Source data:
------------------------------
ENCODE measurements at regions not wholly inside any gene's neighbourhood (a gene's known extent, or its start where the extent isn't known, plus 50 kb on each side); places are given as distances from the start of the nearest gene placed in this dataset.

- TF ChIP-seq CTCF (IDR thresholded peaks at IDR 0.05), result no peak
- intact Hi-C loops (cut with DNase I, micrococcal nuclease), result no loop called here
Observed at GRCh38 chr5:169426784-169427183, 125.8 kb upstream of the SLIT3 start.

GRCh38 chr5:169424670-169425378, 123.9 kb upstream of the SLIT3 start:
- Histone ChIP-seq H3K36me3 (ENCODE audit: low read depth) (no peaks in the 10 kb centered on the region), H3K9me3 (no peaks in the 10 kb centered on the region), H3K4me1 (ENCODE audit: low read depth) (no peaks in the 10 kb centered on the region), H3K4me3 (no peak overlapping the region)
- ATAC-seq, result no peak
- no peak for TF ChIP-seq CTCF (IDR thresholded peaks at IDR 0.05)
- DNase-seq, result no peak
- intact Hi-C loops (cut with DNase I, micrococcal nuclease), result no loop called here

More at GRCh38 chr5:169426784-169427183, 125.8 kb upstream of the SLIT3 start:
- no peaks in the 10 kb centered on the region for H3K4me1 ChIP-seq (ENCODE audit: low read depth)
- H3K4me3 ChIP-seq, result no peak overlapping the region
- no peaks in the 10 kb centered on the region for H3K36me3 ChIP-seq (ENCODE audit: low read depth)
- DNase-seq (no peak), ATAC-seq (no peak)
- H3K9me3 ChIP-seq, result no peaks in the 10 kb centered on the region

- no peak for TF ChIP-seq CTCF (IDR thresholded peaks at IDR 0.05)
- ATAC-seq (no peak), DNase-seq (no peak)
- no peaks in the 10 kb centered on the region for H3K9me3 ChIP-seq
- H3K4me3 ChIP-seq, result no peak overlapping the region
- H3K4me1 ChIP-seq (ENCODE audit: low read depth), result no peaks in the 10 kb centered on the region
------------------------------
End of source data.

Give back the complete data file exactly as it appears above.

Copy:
ENCODE measurements at regions not wholly inside any gene's neighbourhood (a gene's known extent, or its start where the extent isn't known, plus 50 kb on each side); places are given as distances from the start of the nearest gene placed in this dataset.

- TF ChIP-seq CTCF (IDR thresholded peaks at IDR 0.05), result no peak
- intact Hi-C loops (cut with DNase I, micrococcal nuclease), result no loop called here
Observed at GRCh38 chr5:169426784-169427183, 125.8 kb upstream of the SLIT3 start.

GRCh38 chr5:169424670-169425378, 123.9 kb upstream of the SLIT3 start:
- Histone ChIP-seq H3K36me3 (ENCODE audit: low read depth) (no peaks in the 10 kb centered on the region), H3K9me3 (no peaks in the 10 kb centered on the region), H3K4me1 (ENCODE audit: low read depth) (no peaks in the 10 kb centered on the region), H3K4me3 (no peak overlapping the region)
- ATAC-seq, result no peak
- no peak for TF ChIP-seq CTCF (IDR thresholded peaks at IDR 0.05)
- DNase-seq, result no peak
- intact Hi-C loops (cut with DNase I, micrococcal nuclease), result no loop called here

More at GRCh38 chr5:169426784-169427183, 125.8 kb upstream of the SLIT3 start:
- no peaks in the 10 kb centered on the region for H3K4me1 ChIP-seq (ENCODE audit: low read depth)
- H3K4me3 ChIP-seq, result no peak overlapping the region
- no peaks in the 10 kb centered on the region for H3K36me3 ChIP-seq (ENCODE audit: low read depth)
- DNase-seq (no peak), ATAC-seq (no peak)
- H3K9me3 ChIP-seq, result no peaks in the 10 kb centered on the region

- no peak for TF ChIP-seq CTCF (IDR thresholded peaks at IDR 0.05)
- ATAC-seq (no peak), DNase-seq (no peak)
- no peaks in the 10 kb centered on the region for H3K9me3 ChIP-seq
- H3K4me3 ChIP-seq, result no peak overlapping the region
- H3K4me1 ChIP-seq (ENCODE audit: low read depth), result no peaks in the 10 kb centered on the region